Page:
Accordingly, many companies have adopted elaborate and expensive procedures for maintaining their databases. Database maintenance almost always requires the hiring of a team of trained database administrators to perform intelligent monitoring and management of the database facilities owned by their employer. For the kinds of companies mentioned above, an experienced team of database administrators is absolutely necessary.

Traditionally, database monitoring and management has been confined to hard-wired environments where database administrators must be physically present and available at all times to perform routine maintenance and fix problems. Keeping a team of database administrators working twenty-four hours a day, everyday, simply to fix a problem that might occur is too costly for smaller companies/and inefficient for all companies. If it were possible for a database administrator to monitor and manage his or her company's databases remotely, for example, from home or while on vacation, the costs of maintaining the databases might be considerably reduced. A need, therefore, exists for an efficient system and method for monitoring and managing databases remotely.

SUMMARY OF THE INVENTION

The present invention provides a system and a method for efficiently monitoring and managing databases remotely with a wireless device such as a personal digital assistant (PDA), cell phone, pager, or other similar device. Data transfer between such a wireless device and a database may require hundreds of computers. According to one embodiment of the present invention, this system of computers, the WDMS, is comprised of a wireless device, wireless base station, wireless proxy-server, a plurality of routers and servers that make up the Internet, a web or application server, database server, and one or more databases.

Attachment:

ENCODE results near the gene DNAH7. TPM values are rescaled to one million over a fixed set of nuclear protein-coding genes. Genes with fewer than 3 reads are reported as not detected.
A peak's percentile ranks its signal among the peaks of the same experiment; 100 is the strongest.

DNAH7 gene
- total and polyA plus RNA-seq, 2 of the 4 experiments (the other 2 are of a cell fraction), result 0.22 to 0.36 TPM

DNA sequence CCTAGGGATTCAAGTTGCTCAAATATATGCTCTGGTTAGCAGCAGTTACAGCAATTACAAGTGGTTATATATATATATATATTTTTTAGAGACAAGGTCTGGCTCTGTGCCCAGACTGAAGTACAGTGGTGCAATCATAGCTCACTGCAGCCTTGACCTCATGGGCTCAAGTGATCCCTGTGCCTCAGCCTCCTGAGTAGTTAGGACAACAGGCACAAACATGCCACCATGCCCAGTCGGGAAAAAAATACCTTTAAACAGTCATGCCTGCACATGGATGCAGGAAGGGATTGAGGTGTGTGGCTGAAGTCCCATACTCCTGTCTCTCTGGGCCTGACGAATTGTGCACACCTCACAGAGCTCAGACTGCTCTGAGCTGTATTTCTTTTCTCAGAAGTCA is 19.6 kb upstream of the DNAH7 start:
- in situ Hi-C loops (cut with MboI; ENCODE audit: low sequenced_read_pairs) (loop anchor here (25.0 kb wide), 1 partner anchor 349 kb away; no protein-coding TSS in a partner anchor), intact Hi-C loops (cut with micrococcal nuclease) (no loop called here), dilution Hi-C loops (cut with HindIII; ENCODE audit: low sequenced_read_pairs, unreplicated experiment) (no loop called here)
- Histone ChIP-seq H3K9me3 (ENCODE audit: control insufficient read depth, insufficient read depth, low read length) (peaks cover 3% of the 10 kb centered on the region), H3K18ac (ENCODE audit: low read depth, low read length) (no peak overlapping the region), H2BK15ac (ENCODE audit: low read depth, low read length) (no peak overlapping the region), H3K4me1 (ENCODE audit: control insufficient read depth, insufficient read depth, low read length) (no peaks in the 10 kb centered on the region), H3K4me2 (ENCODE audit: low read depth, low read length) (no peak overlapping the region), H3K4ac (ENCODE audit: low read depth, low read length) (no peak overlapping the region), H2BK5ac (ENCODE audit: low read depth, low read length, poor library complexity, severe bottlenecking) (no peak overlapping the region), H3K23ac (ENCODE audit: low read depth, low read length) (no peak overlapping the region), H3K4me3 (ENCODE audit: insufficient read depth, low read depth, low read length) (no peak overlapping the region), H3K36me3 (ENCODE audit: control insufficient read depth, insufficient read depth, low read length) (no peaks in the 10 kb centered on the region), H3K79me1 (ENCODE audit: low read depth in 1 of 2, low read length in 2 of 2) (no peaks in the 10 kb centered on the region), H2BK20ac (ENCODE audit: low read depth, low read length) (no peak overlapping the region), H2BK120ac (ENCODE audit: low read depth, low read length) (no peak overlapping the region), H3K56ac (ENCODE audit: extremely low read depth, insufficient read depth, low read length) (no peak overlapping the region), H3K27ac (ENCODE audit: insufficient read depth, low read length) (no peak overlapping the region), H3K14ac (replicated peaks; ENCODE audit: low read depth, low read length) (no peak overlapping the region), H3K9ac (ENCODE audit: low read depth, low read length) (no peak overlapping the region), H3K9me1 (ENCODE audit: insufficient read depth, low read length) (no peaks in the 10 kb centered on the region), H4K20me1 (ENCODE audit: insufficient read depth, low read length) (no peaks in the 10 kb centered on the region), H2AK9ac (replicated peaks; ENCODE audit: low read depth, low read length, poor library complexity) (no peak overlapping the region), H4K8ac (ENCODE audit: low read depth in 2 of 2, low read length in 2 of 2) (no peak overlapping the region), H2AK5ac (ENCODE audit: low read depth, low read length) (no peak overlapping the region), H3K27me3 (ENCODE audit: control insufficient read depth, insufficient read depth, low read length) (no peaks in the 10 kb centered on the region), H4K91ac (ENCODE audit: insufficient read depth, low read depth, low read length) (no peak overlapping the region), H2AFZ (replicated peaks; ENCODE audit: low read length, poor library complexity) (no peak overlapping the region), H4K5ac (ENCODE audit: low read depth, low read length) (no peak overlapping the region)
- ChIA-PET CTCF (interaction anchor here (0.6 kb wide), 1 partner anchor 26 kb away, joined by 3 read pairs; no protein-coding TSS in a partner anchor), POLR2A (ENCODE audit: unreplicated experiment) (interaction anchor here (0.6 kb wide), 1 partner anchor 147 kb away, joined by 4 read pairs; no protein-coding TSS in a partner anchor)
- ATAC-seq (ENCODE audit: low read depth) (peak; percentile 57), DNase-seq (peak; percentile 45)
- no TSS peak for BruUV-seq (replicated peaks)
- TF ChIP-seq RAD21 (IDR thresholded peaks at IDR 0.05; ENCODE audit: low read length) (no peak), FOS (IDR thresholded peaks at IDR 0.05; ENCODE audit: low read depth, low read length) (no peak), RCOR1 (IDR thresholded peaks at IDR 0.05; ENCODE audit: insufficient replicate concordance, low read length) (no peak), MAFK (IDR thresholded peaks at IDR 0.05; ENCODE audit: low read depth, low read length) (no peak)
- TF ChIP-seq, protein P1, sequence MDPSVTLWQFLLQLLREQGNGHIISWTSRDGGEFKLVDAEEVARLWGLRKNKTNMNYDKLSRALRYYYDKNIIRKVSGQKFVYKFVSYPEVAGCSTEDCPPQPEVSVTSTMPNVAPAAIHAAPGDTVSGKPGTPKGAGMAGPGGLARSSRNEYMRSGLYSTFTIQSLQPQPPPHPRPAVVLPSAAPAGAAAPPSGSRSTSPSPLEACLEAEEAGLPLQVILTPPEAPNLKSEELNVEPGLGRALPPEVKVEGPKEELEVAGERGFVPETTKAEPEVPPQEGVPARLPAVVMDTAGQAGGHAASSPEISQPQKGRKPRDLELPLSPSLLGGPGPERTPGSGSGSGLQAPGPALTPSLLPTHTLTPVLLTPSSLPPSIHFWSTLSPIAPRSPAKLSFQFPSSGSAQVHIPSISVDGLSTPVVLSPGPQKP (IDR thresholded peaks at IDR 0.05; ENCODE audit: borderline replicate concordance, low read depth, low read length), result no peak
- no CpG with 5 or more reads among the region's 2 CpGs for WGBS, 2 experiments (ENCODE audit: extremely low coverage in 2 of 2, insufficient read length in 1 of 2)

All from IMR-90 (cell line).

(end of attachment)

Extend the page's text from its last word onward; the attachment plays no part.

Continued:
Although the WDMS is a valuable aid to database administrators because it allows them to monitor and manage their databases remotely, it is also a challenge for would-be designers. Wireless devices transmit and receive data by electromagnetic radiation, usually of radio frequency although other frequencies can be used. Less conventional methods of wireless data communication is usually narrower in bandwidth than either a direct or network connection; a WDMS must practice special economy in its transfer of data to and from a wireless device.

An important feature of the present invention is its storing of the results of user requests made to a database or databases from a wireless device. The results are stored on a server or servers rather than on a client, as is commonly taught in the prior art. Storing results eliminates the time needed to re-execute user requests.

According to one embodiment of the present invention, upon connection to the WDMS, a user of a wireless device is assigned session identification information. The session identification information is then associated with all stored results of that user's requests. A wireless device user sends his or her session identification information along with his or her request for a result every time a request is made; with the session identification information, a server, which in an embodiment might be a web or application server, checks to see if that result has been stored before. If not, then the necessary databases are accessed in order to produce the result, and the result is stored along with that user's session identification information. Stored results might be updated or refreshed by reaccessing the databases, even without a user's request. In addition, the rate at which stored results are updated might be adjustable.